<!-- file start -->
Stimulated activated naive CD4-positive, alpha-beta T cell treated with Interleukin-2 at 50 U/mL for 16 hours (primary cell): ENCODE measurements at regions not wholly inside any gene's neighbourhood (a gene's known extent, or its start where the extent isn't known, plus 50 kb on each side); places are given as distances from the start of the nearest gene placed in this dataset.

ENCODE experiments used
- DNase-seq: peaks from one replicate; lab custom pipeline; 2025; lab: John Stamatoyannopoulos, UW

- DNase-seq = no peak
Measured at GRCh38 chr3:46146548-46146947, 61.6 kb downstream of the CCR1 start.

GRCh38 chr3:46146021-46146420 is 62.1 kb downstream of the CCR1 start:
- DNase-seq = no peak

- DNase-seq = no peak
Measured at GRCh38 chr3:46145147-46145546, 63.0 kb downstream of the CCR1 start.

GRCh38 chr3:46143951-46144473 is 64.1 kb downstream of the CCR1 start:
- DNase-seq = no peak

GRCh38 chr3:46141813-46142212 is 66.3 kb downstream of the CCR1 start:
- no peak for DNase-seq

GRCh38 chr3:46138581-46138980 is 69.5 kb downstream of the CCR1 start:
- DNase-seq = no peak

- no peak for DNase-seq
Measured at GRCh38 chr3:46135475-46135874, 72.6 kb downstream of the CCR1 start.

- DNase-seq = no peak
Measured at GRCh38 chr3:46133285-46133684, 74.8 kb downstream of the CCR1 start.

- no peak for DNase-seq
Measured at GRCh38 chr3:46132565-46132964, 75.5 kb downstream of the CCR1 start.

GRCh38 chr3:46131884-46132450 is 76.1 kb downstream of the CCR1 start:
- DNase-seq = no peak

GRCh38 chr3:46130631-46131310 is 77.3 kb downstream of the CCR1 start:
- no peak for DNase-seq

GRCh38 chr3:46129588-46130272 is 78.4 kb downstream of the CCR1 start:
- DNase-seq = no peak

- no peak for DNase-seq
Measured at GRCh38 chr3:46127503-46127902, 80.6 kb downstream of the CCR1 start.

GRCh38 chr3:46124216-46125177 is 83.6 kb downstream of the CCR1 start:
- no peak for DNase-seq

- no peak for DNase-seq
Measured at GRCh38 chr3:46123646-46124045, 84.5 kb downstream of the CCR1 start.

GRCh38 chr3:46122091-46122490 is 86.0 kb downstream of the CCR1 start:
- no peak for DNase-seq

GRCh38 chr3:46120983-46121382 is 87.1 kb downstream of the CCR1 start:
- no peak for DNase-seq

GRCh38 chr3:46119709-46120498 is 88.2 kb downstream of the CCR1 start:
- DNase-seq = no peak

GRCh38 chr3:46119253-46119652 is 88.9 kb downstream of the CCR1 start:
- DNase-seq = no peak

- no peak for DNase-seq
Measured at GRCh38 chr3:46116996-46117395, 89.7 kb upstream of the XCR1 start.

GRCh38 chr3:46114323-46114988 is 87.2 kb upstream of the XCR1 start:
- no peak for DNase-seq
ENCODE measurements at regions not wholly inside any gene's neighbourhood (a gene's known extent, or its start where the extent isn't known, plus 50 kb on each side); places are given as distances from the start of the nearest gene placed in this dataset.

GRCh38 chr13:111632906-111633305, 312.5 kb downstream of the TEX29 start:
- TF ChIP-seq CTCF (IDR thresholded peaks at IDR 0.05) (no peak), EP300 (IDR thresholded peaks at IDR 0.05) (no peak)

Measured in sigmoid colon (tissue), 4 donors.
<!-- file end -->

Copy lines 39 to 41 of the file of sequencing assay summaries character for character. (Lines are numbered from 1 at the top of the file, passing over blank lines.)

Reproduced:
- DNase-seq = no peak

GRCh38 chr3:46119253-46119652 is 88.9 kb downstream of the CCR1 start:
- DNase-seq = no peak